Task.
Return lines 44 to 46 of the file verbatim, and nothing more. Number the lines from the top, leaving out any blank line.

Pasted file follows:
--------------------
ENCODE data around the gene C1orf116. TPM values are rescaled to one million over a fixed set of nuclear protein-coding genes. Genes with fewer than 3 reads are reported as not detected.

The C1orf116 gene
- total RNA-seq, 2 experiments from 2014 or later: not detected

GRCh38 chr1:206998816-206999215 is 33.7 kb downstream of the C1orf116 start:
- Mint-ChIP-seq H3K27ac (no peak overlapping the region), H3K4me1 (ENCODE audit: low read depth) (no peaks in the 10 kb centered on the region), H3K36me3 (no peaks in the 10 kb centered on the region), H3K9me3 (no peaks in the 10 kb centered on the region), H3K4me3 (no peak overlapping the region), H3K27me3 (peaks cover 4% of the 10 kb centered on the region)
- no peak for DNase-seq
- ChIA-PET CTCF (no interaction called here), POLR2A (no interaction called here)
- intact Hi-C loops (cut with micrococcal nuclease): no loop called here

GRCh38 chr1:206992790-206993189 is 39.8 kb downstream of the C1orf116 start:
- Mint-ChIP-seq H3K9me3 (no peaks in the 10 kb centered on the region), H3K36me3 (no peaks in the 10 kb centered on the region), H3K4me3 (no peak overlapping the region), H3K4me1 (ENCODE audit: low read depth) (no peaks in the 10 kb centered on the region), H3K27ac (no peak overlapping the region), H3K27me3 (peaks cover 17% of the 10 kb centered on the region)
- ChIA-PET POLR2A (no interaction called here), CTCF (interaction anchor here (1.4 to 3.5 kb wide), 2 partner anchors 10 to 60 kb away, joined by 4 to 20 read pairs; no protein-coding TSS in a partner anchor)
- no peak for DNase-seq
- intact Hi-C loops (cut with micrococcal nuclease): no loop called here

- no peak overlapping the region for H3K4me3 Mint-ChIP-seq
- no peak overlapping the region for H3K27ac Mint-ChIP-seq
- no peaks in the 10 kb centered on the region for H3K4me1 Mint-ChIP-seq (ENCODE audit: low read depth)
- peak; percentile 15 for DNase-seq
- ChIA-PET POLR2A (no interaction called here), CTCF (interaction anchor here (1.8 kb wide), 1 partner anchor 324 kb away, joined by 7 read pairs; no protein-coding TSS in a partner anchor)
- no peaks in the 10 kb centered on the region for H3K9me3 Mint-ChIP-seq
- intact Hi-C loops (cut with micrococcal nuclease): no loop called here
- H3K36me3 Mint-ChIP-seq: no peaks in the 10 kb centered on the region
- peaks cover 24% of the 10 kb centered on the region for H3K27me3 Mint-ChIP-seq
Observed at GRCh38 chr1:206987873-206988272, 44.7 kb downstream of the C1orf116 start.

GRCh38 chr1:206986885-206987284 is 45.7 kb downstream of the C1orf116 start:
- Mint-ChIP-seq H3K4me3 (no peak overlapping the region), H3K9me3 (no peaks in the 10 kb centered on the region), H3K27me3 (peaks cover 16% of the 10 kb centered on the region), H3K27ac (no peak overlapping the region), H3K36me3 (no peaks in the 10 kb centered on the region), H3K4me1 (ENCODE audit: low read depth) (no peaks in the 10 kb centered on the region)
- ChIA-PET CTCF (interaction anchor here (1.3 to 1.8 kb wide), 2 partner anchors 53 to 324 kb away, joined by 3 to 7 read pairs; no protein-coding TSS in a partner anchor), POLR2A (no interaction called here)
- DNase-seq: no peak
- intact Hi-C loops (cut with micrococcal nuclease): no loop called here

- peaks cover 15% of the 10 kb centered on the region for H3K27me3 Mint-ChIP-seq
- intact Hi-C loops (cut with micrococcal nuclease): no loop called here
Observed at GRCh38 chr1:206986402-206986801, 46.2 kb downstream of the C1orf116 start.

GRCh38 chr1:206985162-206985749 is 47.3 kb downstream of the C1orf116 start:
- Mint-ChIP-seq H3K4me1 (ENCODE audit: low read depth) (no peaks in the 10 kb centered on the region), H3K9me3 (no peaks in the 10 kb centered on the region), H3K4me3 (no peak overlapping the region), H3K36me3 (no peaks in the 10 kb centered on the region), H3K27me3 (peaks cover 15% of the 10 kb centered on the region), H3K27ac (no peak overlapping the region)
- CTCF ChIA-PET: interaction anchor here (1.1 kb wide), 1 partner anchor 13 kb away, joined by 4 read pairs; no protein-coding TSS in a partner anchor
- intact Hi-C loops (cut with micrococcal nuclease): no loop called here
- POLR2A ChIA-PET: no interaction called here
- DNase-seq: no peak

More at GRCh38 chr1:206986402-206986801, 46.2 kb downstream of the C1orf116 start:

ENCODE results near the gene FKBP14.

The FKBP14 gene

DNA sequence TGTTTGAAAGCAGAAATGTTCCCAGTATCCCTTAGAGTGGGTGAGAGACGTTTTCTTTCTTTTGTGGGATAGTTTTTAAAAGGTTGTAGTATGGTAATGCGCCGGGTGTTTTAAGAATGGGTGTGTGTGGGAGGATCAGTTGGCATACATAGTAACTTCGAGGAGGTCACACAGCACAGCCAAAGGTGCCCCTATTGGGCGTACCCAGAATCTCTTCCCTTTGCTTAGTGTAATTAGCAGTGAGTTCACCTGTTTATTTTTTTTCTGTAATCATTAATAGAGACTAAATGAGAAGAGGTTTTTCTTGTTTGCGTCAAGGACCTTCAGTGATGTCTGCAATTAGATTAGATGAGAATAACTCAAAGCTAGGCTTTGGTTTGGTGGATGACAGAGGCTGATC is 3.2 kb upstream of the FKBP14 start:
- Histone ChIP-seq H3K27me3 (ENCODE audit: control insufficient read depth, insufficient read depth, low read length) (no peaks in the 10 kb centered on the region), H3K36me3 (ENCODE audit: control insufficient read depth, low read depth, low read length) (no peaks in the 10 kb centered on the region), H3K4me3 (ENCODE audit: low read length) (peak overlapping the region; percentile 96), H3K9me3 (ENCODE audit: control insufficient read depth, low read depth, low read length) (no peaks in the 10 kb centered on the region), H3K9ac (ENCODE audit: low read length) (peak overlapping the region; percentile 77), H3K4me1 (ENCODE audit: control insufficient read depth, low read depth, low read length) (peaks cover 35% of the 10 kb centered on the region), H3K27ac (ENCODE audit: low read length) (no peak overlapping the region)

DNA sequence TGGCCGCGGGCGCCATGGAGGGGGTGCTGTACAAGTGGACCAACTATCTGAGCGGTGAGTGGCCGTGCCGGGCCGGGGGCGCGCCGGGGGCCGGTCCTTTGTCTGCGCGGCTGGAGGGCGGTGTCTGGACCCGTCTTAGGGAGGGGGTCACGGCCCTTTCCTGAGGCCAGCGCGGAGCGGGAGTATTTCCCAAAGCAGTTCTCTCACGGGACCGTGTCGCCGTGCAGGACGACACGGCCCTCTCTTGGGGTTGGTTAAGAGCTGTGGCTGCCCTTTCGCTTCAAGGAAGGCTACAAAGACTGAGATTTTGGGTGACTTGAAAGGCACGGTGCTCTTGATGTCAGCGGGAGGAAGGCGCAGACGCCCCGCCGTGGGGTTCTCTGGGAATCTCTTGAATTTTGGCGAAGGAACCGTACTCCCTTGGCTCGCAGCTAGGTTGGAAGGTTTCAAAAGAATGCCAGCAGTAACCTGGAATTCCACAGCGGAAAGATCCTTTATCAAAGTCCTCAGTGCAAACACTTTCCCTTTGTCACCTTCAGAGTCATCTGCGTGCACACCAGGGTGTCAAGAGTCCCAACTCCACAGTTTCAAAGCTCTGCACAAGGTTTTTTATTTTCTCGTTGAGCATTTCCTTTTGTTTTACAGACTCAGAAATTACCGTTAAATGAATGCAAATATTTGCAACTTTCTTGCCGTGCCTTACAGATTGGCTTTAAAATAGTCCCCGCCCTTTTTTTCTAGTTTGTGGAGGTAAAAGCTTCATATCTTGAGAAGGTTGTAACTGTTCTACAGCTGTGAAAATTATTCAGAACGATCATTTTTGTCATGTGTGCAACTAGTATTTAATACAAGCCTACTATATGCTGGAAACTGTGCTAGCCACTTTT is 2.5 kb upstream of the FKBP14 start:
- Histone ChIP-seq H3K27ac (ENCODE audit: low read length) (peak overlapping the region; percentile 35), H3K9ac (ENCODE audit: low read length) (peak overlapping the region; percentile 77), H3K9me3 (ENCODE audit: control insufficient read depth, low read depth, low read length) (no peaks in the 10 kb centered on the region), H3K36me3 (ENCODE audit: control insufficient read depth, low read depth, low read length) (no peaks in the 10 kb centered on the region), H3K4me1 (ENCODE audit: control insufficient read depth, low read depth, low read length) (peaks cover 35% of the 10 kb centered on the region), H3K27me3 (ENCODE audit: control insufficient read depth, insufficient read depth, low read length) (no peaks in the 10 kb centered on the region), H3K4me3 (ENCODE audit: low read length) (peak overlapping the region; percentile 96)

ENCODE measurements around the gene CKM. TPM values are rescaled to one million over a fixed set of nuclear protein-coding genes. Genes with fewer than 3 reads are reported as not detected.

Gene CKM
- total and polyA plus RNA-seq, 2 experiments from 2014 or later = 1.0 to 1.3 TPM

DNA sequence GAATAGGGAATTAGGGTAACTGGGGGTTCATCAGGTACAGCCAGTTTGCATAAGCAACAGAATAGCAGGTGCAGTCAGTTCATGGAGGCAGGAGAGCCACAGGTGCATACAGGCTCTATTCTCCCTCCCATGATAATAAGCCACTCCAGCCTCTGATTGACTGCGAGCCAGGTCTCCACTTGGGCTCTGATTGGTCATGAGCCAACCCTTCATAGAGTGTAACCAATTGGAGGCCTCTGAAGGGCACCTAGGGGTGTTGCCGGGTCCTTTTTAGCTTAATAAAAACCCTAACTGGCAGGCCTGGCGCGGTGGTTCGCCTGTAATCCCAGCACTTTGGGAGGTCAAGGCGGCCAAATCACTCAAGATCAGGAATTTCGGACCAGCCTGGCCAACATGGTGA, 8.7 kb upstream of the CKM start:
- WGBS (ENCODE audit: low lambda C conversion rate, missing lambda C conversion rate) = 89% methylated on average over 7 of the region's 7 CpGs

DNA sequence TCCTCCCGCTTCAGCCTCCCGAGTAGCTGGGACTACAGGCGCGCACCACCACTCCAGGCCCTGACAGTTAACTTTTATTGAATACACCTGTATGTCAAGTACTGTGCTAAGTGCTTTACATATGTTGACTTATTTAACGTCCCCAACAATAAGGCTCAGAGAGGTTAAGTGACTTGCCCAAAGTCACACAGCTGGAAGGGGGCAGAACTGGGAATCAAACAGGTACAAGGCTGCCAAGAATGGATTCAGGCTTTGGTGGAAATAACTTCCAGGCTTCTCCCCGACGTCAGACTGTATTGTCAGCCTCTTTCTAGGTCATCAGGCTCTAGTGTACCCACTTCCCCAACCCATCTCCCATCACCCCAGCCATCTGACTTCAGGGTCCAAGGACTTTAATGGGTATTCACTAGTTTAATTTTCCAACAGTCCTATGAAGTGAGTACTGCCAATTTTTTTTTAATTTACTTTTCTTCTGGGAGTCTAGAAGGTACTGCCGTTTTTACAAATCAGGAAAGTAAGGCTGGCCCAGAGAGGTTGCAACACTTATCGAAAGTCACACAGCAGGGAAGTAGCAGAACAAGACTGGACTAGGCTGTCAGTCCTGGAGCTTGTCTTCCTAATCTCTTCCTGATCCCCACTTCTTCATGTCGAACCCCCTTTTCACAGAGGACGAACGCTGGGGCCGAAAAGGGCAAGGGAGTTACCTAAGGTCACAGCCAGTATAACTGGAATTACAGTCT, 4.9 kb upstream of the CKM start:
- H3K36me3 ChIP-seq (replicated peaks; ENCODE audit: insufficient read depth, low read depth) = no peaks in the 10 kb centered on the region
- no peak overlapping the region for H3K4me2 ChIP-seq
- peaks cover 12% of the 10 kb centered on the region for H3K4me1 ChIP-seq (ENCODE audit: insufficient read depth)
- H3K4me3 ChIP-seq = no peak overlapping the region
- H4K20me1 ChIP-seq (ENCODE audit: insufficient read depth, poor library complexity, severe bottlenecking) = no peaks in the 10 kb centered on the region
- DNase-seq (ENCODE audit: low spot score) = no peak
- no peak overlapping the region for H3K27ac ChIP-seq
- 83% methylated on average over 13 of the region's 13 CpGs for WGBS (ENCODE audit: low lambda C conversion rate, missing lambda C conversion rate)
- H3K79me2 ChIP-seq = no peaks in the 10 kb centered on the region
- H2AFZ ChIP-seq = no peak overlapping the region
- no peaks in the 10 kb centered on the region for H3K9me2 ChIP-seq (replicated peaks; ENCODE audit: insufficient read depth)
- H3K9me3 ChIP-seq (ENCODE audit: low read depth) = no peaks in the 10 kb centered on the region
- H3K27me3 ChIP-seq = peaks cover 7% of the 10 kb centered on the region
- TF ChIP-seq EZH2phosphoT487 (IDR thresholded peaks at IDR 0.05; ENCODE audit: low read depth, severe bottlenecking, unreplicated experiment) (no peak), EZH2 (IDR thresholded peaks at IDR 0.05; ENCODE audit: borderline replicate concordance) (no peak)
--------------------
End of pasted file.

- Histone ChIP-seq H3K27ac (ENCODE audit: low read length) (peak overlapping the region; percentile 35), H3K9ac (ENCODE audit: low read length) (peak overlapping the region; percentile 77), H3K9me3 (ENCODE audit: control insufficient read depth, low read depth, low read length) (no peaks in the 10 kb centered on the region), H3K36me3 (ENCODE audit: control insufficient read depth, low read depth, low read length) (no peaks in the 10 kb centered on the region), H3K4me1 (ENCODE audit: control insufficient read depth, low read depth, low read length) (peaks cover 35% of the 10 kb centered on the region), H3K27me3 (ENCODE audit: control insufficient read depth, insufficient read depth, low read length) (no peaks in the 10 kb centered on the region), H3K4me3 (ENCODE audit: low read length) (peak overlapping the region; percentile 96)

ENCODE measurements around the gene CKM. TPM values are rescaled to one million over a fixed set of nuclear protein-coding genes. Genes with fewer than 3 reads are reported as not detected.

Gene CKM